Volume 94 Issue 35 | p. 58 | Career Tools
Issue Date: September 5, 2016

Are you a planner or a reactor?

By Brought to you by the ACS Career Navigator
Department: Career & Employment
Keywords: ACS, career tips, employment
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Being a planner has its advantages and disadvantages.
Credit: Shutterstock
A laptop computer screen showing an electronic calendar.
 
Being a planner has its advantages and disadvantages.
Credit: Shutterstock

Many human behaviors occur along a continuum, including planning. Some people plan everything ahead, down to the last detail. Others just use a general idea of what is going to happen and then prefer to react in the moment. Most people fall somewhere in between.

Planning ahead. Planners need to be informed of projects, deadlines, and parameters well in advance. They want to create a detailed plan and schedule and then work the plan. They will think through responses to all sorts of “what if” scenarios and prepare their responses. Depending on the probability and severity of the complication, they may go so far as to purchase materials or put other resources on hold.

During an event, they can relax and follow their plan. If a problem arises, they know how to deal with it, and they have the proper resources to handle it.

Although some planning is good, too much can be a problem. Planners may miss out on things that are going on around them because there’s always something coming up next for which they are preparing. They may spend time planning for things that never happen and realize afterward that the time could have been better spent.

Living in the moment. Some people don’t like to plan too much. They do the minimum planning required, prefer to react to events as they happen, and don’t waste time thinking about things that are not going to happen. Reactors have a general plan but don’t sweat the details. They are not locked into a specific schedule and will jump in when something needs to happen. They are usually quite flexible, good at thinking on their feet, and quick to identify solutions. The unexpected does not bother them because they know they will be able to handle it.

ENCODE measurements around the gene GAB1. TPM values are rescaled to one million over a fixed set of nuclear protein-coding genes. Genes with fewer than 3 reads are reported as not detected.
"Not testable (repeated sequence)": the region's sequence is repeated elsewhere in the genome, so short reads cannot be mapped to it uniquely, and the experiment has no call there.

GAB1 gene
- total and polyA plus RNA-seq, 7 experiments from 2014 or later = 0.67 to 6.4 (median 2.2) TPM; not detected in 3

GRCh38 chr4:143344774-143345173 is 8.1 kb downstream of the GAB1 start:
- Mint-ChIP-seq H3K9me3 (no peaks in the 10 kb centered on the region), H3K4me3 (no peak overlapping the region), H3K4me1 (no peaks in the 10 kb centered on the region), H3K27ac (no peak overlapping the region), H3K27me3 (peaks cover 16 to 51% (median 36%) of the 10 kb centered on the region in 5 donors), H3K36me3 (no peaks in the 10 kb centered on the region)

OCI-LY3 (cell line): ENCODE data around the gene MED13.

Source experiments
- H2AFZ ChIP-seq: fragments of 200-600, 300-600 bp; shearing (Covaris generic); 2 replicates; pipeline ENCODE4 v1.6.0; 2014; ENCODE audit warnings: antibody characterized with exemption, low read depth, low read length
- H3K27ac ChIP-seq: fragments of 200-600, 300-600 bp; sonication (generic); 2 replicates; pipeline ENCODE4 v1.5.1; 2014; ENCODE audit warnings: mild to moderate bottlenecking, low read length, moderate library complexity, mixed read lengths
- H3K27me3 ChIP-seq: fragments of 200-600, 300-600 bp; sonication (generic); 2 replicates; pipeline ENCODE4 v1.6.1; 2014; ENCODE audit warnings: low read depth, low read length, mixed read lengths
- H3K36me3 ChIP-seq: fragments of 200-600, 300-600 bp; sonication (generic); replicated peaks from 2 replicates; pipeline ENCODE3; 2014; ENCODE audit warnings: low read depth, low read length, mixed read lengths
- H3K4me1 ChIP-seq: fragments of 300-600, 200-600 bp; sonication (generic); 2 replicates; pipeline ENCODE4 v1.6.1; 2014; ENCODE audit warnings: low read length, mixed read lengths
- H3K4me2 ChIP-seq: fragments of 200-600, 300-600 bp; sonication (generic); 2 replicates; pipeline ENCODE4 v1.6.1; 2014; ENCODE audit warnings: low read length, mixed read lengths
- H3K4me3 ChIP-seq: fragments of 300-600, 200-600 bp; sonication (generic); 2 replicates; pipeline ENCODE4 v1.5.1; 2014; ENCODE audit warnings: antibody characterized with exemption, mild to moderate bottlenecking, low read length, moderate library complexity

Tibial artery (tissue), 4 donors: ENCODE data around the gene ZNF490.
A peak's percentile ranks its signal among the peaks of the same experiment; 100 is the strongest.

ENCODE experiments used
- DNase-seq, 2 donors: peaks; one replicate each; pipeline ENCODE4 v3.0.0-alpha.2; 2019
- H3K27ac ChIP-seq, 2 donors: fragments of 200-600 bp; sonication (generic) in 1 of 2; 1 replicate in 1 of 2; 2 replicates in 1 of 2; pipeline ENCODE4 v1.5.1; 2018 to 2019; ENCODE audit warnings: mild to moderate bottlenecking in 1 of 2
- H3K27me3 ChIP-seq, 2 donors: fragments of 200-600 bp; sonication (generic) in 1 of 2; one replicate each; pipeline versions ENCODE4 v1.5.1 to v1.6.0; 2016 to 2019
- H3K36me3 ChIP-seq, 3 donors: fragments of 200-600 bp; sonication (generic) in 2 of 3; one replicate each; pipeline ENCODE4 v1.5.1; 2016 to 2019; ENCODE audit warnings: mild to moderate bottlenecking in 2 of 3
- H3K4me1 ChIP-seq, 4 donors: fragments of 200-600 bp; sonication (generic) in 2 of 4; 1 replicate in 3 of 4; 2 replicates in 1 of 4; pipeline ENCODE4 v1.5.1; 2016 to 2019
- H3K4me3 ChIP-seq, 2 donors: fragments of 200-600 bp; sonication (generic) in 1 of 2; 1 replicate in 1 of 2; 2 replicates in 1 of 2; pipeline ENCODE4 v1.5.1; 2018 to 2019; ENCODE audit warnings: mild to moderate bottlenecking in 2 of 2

However, reactors may miss out on opportunities because they are not ready to take advantage of them. Furthermore, it may be more expensive and time-consuming to solve problems after they appear.

Strike a balance. Does one description or the other resonate with you? Identifying your preferred way to work can be useful for identifying colleagues who complement your strengths. Although you will never change completely, you can learn to strike a balance. If you’re a planner, make sure to leave some time in your schedule for spontaneity. If you’re a reactor, try to add some structure to your life. For important projects, you may want to seek out an assistant or partner who complements your strengths.

Set expectations appropriately. No matter how you prefer to work, make sure to communicate to your colleagues so they know what is expected of them. If you know that your coworkers are planners, make sure to give them plenty of notice of new projects. If you know they are reactors, make sure they will be involved at the crucial times of a project.

Sometimes you have lots of notice and can plan every detail. Other times, you need to react quickly to changing circumstances. Having flexibility can ensure that you balance a project’s needs with your preferred personal style.

Get involved in the discussion. The ACS Career Tips column is published the first week of every month in C&EN. Post your comments, follow the discussion, and suggest topics for future columns in the Career Development section of the ACS Network (www.acs.org/network-careers).

 
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